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Old 09-30-2016, 04:42 PM   #14
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I will probably do this in the future as I have headroom to convert without bumping into the next tax bracket. I don't expect any tax savings from the conversions, it's just a way to diversify from having a high percentage of tax-deferred savings and reduce RMDs when the time comes. Several posters mentioned wash sales and gains but I have no basis in my TIRA's or Roth IRA's so I don't see any issues there.
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Old 09-30-2016, 06:33 PM   #15
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You can have wash sale issues even if you don't have any basis.

For example, you sell some of Fund X in your taxable account at a loss. Less than 30 days later, as part of your rebalancing, you do a Roth conversion of Fund Y in your tIRA to Fund X in your Roth. The purchase of Fund X in your Roth violates the wash sale rules since you have not been out of Fund X for 30 days.

If not for these rules people could just sell at a loss and buy back the same security in their tax-deferred account. In order to get the benefit of the loss you need to be out of the security for the requisite time.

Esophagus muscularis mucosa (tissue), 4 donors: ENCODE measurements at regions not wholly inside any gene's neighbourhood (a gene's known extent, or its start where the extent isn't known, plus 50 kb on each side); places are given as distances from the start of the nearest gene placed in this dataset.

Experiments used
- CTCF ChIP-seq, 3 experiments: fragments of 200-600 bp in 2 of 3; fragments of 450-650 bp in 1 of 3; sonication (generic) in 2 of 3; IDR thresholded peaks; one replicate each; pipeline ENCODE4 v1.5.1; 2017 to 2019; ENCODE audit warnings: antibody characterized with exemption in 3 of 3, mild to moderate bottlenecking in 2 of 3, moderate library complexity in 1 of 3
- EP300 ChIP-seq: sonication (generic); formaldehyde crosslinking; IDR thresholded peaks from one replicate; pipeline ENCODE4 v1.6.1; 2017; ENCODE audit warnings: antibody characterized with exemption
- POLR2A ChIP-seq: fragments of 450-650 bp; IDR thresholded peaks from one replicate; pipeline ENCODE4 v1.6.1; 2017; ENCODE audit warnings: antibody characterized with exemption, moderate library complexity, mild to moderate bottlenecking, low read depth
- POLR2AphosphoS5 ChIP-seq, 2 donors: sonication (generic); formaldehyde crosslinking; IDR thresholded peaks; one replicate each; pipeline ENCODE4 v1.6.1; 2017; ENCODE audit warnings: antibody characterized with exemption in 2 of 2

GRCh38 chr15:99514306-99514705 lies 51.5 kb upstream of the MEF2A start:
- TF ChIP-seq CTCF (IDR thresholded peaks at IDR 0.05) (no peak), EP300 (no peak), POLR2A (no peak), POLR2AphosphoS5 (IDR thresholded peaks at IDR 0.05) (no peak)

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Old 09-30-2016, 07:28 PM   #16
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I tried to do this at Vanguard. It was taking a LONG time. Too long. I cancelled the transaction, sold the shares and transferred the cash without any more delay.

It may work for you, but do not try to move stock towards the end of the year.

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Old 09-30-2016, 08:06 PM   #17
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I tried to do this at Vanguard. It was taking a LONG time. Too long. I cancelled the transaction, sold the shares and transferred the cash without any more delay.

It may work for you, but do not try to move stock towards the end of the year.

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I did the moving of shares at Schwab and it was nearly instantaneous. I asked for X shares to move from TIRA to Roth... refreshed my screen and it was done. I had my rep walk me through the process. This was seconds from my perception. The actual move was likely faster. I knew the $ amount when the shares were transferred.

Ask vanguard if they have a way that you can move shares. Also check to see how to set the withholding before you do. For my case I set it to no withholding. Moving share that have cleared previous transactions should be quick
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Old 09-30-2016, 08:51 PM   #18